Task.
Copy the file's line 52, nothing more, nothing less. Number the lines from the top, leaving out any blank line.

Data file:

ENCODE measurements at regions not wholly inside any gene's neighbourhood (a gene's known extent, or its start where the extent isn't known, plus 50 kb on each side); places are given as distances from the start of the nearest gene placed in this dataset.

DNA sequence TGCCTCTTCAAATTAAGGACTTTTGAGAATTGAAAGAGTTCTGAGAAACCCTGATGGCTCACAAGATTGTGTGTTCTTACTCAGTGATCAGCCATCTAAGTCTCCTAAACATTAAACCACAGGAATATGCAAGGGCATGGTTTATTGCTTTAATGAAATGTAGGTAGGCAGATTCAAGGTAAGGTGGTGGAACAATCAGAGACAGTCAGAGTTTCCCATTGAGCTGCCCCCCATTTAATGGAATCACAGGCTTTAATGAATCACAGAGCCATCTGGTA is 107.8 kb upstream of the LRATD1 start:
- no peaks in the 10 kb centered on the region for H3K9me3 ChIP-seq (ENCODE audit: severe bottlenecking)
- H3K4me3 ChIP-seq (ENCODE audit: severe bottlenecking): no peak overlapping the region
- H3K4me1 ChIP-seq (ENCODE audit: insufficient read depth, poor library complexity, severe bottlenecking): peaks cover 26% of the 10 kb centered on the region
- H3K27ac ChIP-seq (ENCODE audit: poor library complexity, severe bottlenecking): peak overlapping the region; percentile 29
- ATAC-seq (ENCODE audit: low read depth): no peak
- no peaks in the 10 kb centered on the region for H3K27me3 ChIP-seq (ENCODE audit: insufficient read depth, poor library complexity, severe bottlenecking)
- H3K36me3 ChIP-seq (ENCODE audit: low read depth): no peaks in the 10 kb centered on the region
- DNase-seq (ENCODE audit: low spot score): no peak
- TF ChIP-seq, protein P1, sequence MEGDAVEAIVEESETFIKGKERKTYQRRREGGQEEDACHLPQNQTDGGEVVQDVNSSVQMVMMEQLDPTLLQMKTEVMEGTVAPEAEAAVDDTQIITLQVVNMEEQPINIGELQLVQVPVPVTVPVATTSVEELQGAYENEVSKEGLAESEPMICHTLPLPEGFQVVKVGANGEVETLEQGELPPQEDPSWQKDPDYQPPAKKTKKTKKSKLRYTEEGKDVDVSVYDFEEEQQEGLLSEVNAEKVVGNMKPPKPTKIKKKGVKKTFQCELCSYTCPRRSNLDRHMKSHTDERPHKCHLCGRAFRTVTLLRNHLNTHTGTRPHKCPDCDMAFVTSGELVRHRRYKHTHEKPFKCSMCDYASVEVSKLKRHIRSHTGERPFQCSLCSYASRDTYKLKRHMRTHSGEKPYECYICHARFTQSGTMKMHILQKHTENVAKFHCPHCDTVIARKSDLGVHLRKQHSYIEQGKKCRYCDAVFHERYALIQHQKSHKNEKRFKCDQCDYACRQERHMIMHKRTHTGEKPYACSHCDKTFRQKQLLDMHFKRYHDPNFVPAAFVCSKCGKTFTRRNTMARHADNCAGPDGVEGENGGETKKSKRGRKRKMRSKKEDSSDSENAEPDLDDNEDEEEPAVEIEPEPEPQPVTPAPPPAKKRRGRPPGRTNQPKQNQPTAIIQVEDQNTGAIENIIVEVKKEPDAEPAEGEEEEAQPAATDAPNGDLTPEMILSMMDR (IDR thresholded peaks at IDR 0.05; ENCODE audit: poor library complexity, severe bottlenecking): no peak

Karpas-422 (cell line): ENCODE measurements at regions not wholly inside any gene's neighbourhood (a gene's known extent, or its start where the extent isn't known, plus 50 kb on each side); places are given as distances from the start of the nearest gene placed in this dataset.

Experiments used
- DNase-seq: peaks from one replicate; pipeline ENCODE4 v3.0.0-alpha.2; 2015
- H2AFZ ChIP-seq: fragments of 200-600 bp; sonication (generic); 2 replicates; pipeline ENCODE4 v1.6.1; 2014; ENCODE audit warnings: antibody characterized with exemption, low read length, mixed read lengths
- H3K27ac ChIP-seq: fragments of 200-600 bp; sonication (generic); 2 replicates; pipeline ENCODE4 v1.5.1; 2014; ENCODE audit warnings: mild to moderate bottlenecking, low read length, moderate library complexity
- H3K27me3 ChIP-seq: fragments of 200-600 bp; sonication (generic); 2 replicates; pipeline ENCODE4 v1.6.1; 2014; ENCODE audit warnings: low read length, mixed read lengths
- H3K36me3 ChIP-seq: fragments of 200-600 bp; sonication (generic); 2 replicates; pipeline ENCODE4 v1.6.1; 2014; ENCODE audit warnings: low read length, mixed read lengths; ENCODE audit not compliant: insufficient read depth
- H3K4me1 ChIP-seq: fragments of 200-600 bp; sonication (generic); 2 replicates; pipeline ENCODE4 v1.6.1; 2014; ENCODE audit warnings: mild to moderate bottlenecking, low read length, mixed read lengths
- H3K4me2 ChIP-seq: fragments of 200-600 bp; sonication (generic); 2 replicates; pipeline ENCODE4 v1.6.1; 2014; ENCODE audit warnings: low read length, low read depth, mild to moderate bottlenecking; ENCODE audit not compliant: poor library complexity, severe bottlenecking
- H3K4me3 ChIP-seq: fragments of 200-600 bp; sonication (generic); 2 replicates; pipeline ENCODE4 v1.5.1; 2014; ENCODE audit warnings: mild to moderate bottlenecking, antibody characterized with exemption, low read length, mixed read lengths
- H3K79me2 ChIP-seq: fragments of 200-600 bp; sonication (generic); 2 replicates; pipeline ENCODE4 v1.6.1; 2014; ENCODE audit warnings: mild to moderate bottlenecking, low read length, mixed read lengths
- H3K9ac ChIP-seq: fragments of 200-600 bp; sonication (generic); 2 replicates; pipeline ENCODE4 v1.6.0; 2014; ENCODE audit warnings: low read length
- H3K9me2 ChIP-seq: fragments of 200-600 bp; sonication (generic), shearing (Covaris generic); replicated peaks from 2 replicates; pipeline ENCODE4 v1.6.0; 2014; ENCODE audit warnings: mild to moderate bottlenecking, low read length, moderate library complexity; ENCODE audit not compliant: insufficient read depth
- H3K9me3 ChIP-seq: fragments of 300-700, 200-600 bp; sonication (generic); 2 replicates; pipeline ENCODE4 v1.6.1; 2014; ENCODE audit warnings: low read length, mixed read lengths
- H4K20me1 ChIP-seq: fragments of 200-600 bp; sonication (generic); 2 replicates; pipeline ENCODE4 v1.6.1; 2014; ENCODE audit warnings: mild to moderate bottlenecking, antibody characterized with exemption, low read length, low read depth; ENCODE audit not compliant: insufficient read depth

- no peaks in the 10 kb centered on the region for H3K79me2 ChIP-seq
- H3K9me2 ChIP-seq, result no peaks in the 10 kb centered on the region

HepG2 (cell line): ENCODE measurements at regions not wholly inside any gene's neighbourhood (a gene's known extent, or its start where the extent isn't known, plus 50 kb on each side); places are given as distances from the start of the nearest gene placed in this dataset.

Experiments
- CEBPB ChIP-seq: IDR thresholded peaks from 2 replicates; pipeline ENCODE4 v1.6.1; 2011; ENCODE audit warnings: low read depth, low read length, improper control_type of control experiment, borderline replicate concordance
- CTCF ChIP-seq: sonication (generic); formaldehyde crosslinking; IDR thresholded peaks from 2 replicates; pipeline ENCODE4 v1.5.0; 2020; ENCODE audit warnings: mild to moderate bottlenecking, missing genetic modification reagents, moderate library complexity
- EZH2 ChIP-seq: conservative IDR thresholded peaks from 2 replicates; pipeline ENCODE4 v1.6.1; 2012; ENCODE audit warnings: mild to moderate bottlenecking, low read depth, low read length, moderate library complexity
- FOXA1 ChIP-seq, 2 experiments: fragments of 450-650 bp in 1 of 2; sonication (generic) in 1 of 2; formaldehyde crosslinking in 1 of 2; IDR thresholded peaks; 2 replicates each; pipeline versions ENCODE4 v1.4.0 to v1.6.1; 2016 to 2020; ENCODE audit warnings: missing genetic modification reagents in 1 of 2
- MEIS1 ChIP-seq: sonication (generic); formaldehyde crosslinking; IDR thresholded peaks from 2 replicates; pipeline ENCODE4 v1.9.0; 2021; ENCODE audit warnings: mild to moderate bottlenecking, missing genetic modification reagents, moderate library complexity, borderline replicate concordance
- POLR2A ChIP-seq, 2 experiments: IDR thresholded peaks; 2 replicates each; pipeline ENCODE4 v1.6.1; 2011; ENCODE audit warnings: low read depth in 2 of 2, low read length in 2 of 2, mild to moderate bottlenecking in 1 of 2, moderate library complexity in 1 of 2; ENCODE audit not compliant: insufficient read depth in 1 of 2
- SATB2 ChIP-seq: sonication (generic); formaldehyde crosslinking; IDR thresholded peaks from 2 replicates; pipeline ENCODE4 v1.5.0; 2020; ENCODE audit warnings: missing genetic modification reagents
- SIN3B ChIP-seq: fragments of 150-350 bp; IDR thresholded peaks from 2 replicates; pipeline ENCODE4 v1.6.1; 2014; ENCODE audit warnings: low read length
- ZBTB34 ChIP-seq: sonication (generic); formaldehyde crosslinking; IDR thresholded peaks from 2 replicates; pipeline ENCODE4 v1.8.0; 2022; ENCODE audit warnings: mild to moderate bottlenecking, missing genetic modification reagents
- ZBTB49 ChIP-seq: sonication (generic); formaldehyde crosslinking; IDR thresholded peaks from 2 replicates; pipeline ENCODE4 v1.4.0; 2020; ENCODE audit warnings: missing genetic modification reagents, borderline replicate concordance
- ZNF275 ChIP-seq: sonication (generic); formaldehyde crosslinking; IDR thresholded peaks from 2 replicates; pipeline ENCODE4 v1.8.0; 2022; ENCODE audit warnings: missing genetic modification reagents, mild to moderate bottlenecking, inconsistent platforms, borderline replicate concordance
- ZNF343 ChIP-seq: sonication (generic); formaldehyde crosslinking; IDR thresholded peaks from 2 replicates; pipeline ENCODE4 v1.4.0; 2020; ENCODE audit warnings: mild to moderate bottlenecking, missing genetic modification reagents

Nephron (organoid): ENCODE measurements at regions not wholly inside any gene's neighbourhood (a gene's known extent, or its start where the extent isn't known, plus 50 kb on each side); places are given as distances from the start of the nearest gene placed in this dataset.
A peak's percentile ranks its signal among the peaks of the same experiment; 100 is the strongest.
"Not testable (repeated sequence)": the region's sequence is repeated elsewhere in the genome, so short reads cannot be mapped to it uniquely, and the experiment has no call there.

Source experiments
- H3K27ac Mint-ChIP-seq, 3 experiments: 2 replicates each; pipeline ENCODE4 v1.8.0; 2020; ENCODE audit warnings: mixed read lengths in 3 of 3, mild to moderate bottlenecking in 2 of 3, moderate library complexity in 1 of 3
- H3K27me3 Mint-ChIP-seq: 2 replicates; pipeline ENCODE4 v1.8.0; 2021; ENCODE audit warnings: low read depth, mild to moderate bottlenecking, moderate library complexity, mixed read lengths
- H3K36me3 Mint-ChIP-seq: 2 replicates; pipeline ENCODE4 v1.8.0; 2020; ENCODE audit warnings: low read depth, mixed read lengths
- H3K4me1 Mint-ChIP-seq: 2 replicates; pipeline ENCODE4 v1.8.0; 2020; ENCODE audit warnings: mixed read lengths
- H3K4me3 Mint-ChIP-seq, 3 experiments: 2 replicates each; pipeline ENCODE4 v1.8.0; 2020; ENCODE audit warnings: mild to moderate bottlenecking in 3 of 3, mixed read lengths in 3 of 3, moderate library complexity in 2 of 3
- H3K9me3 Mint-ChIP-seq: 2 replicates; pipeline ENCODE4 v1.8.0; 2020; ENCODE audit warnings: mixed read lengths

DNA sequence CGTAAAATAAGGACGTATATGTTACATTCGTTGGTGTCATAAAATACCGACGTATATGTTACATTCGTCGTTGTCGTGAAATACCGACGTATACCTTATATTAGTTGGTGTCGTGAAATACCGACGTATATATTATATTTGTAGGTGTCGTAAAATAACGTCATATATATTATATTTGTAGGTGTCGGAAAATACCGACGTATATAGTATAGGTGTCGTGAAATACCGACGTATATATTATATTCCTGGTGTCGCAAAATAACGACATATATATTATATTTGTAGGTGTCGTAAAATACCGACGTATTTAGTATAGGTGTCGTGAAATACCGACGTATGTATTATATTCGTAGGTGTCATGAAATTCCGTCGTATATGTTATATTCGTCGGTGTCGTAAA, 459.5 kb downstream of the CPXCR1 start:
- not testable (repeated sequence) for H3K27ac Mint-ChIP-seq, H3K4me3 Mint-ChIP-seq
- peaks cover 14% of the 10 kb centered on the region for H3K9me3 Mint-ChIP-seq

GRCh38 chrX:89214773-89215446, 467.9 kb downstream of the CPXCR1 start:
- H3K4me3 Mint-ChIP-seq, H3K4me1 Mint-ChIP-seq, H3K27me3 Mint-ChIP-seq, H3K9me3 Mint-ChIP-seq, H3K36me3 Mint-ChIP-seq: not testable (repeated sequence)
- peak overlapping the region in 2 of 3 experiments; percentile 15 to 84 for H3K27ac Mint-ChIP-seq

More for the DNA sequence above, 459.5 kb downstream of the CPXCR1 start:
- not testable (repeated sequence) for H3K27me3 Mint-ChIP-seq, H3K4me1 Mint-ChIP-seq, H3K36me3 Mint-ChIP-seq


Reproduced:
- H3K9me3 Mint-ChIP-seq: 2 replicates; pipeline ENCODE4 v1.8.0; 2020; ENCODE audit warnings: mixed read lengths